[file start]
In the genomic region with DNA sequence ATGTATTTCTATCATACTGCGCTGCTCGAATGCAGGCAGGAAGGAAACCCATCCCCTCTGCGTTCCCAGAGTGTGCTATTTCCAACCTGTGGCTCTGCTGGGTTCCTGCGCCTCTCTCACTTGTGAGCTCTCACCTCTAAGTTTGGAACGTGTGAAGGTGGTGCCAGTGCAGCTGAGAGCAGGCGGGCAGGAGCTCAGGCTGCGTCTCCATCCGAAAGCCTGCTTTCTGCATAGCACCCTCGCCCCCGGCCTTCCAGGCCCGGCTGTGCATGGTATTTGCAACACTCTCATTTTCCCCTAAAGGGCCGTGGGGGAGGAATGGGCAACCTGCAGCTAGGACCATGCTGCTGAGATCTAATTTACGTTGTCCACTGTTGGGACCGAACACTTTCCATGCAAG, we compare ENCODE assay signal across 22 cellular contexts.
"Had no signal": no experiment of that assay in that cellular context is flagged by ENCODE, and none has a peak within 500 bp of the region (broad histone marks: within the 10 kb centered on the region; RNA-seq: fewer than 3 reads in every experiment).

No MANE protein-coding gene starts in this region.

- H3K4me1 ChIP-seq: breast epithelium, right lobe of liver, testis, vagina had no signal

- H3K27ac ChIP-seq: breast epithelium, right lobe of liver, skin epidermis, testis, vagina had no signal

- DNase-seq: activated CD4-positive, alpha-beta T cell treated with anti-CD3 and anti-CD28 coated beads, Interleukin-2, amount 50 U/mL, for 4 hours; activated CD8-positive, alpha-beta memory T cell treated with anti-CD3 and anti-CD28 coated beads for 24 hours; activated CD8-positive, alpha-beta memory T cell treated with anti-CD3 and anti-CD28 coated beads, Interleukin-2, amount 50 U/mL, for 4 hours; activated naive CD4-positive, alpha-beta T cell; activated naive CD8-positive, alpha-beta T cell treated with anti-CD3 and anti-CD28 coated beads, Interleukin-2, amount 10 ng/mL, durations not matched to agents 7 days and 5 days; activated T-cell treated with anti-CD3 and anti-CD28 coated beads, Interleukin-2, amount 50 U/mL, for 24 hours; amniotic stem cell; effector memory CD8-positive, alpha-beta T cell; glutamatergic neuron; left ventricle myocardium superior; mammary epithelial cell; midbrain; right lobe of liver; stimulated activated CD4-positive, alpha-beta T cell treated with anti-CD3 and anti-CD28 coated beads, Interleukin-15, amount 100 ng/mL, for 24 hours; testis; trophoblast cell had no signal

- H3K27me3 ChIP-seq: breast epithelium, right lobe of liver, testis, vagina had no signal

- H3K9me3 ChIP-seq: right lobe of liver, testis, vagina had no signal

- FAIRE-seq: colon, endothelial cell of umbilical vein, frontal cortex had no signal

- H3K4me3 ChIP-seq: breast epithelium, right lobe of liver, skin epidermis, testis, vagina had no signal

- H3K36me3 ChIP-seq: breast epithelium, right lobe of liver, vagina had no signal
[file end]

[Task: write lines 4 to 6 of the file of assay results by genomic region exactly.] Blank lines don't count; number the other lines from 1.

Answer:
- H3K4me1 ChIP-seq: breast epithelium, right lobe of liver, testis, vagina had no signal

- H3K27ac ChIP-seq: breast epithelium, right lobe of liver, skin epidermis, testis, vagina had no signal

- DNase-seq: activated CD4-positive, alpha-beta T cell treated with anti-CD3 and anti-CD28 coated beads, Interleukin-2, amount 50 U/mL, for 4 hours; activated CD8-positive, alpha-beta memory T cell treated with anti-CD3 and anti-CD28 coated beads for 24 hours; activated CD8-positive, alpha-beta memory T cell treated with anti-CD3 and anti-CD28 coated beads, Interleukin-2, amount 50 U/mL, for 4 hours; activated naive CD4-positive, alpha-beta T cell; activated naive CD8-positive, alpha-beta T cell treated with anti-CD3 and anti-CD28 coated beads, Interleukin-2, amount 10 ng/mL, durations not matched to agents 7 days and 5 days; activated T-cell treated with anti-CD3 and anti-CD28 coated beads, Interleukin-2, amount 50 U/mL, for 24 hours; amniotic stem cell; effector memory CD8-positive, alpha-beta T cell; glutamatergic neuron; left ventricle myocardium superior; mammary epithelial cell; midbrain; right lobe of liver; stimulated activated CD4-positive, alpha-beta T cell treated with anti-CD3 and anti-CD28 coated beads, Interleukin-15, amount 100 ng/mL, for 24 hours; testis; trophoblast cell had no signal